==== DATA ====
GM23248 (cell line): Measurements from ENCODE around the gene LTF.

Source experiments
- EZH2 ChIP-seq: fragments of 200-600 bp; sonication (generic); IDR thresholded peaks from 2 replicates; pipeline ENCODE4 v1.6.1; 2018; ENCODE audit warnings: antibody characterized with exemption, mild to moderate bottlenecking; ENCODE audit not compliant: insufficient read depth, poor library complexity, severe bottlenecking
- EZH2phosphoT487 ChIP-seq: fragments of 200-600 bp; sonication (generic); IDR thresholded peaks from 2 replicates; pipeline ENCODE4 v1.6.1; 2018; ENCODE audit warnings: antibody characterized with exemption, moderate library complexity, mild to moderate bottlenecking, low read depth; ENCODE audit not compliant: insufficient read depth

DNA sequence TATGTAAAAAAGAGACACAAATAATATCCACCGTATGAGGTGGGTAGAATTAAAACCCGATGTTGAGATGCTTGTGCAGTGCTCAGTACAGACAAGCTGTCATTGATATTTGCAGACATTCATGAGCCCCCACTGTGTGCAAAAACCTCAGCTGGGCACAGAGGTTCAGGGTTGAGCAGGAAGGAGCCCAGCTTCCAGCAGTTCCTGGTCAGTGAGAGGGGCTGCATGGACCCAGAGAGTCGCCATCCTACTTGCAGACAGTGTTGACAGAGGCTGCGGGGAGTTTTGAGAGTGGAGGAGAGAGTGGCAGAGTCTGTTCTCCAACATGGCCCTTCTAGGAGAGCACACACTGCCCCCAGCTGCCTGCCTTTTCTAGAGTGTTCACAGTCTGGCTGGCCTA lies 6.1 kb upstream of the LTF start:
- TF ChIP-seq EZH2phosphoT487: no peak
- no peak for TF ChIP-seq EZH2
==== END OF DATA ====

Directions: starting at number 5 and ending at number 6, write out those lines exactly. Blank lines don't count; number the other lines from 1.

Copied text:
DNA sequence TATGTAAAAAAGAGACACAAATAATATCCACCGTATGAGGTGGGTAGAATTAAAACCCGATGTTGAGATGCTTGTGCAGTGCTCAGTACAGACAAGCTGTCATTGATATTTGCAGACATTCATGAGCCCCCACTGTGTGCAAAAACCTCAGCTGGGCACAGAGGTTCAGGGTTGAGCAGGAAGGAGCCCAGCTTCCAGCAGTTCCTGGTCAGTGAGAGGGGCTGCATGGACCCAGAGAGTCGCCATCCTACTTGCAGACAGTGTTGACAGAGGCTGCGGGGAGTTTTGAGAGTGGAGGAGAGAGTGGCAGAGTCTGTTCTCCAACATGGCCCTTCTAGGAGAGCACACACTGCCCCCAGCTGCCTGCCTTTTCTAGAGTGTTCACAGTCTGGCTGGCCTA lies 6.1 kb upstream of the LTF start:
- TF ChIP-seq EZH2phosphoT487: no peak